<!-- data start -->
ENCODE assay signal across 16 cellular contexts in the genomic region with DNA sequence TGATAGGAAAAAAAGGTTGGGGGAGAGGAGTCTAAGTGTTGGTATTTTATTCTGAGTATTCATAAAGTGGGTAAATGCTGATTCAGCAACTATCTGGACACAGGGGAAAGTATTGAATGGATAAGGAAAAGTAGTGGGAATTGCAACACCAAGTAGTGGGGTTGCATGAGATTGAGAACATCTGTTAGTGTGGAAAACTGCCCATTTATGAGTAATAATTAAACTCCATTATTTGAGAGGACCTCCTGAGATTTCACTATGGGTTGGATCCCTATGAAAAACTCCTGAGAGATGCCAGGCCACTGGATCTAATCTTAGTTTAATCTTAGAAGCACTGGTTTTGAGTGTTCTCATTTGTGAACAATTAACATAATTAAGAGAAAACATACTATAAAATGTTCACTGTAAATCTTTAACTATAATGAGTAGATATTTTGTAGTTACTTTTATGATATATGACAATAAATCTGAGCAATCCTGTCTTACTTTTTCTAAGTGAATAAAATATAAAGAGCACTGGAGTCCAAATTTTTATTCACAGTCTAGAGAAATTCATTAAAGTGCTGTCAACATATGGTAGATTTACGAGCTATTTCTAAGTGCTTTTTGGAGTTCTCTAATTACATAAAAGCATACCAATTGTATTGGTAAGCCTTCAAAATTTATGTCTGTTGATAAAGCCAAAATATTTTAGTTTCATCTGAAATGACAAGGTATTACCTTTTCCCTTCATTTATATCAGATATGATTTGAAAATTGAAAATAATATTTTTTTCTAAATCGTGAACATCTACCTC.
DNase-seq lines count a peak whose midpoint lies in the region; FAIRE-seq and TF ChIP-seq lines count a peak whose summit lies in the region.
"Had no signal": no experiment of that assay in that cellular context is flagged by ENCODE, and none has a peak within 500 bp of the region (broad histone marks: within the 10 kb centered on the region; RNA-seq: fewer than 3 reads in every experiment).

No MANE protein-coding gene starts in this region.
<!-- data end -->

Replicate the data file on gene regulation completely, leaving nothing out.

ENCODE assay signal across 16 cellular contexts in the genomic region with DNA sequence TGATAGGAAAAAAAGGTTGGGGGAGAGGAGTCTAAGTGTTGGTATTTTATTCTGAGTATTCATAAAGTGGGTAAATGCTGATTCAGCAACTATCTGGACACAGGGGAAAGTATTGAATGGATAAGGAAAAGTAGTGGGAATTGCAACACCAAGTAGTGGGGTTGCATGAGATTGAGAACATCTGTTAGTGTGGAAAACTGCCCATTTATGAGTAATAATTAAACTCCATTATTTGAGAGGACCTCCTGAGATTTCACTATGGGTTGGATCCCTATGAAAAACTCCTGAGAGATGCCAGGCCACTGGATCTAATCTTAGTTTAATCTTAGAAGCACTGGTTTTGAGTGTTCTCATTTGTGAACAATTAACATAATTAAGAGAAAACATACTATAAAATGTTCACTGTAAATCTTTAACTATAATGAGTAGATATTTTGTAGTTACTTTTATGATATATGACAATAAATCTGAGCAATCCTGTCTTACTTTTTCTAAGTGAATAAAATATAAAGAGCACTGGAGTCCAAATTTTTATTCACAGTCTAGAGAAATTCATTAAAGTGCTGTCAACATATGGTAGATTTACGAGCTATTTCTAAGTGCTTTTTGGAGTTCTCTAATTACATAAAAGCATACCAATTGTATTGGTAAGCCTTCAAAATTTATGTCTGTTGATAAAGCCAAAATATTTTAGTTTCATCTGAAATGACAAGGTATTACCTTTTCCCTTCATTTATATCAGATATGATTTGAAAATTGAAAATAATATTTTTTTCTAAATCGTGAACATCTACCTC.
DNase-seq lines count a peak whose midpoint lies in the region; FAIRE-seq and TF ChIP-seq lines count a peak whose summit lies in the region.
"Had no signal": no experiment of that assay in that cellular context is flagged by ENCODE, and none has a peak within 500 bp of the region (broad histone marks: within the 10 kb centered on the region; RNA-seq: fewer than 3 reads in every experiment).

No MANE protein-coding gene starts in this region.